He was asked about education. He replied with a tired creationist excuse.
Bottom line, at the end of the day, we want our kids to be exposed to the best facts. Let’s teach them about the big bang theory, let’s teach them about evolution, let’s teach them — I’ve got no problem if a school board, a local school board, says we want to teach our kids about creationism, that people, some people, have these beliefs as well, let’s teach them about ‘intelligent design.’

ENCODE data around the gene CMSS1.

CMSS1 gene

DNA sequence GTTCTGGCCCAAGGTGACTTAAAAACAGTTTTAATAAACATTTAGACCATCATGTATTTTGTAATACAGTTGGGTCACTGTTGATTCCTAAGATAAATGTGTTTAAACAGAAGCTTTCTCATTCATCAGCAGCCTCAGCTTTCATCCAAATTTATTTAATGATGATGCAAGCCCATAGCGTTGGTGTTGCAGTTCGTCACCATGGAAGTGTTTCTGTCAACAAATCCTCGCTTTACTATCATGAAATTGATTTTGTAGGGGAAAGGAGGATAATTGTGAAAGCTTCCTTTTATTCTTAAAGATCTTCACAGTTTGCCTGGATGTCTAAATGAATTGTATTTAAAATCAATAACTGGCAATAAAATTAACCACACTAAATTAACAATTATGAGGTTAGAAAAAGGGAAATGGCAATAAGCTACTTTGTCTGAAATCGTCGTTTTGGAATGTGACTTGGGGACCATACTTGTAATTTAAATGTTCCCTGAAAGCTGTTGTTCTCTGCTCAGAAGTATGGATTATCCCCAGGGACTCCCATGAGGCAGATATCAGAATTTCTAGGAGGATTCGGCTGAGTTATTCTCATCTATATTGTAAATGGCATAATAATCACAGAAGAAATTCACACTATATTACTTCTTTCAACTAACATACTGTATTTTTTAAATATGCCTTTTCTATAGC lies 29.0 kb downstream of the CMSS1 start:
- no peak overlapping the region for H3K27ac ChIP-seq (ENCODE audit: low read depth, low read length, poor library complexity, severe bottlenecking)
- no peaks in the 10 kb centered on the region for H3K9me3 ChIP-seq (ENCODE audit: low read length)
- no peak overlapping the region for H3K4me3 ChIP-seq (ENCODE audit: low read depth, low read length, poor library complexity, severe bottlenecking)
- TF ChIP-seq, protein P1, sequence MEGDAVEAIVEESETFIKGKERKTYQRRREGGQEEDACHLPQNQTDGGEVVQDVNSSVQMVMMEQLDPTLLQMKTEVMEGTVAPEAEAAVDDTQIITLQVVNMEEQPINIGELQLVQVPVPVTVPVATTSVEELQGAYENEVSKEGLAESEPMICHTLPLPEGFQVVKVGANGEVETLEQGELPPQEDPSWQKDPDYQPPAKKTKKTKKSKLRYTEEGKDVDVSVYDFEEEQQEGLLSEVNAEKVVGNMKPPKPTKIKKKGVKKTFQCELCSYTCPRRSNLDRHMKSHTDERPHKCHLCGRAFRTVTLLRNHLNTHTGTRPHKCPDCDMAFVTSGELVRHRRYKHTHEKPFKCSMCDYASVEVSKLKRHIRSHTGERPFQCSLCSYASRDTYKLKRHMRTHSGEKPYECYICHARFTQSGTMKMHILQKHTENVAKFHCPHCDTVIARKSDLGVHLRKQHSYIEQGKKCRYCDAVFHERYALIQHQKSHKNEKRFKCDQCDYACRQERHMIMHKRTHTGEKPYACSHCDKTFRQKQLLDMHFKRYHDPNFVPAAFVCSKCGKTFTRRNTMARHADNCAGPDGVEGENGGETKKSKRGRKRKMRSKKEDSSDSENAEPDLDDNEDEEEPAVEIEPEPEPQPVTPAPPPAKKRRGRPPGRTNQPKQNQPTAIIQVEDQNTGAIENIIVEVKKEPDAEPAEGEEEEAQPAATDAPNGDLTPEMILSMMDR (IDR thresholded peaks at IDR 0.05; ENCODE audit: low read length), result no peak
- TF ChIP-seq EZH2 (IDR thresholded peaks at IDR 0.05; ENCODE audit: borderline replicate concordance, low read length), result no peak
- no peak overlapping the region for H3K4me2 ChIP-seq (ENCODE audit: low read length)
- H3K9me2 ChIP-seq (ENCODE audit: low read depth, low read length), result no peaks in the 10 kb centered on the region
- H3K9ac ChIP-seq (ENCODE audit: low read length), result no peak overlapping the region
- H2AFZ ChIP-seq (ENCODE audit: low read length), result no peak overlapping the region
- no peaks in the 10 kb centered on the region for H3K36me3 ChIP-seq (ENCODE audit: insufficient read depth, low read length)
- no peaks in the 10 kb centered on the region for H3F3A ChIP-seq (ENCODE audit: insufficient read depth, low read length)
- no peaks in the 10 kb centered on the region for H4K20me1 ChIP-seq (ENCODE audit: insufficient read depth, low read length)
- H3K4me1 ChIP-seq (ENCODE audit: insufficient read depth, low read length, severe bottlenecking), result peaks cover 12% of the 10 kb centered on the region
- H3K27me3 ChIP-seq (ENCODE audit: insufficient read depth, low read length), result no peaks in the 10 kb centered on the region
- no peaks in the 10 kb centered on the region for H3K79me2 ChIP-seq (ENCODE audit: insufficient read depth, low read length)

The first sentence is sort of OK — yes, let’s teach the best ideas, the best evidence, the best science, the facts as we know them, and that includes good science like evolution and the big bang. But what Jindal then throws up as examples are bad science, claims without evidence, bad ideas that are contradicted by the evidence. Creationism and Intelligent Design Creationism are not the “best facts”, they don’t even cut it as “adequate facts” — they are bad and they are non-facts.
Can Jindal not tell the difference?
And since when is good education about teaching kids what their less-well-educated parents want them to know? How about if we teach them the truth, instead?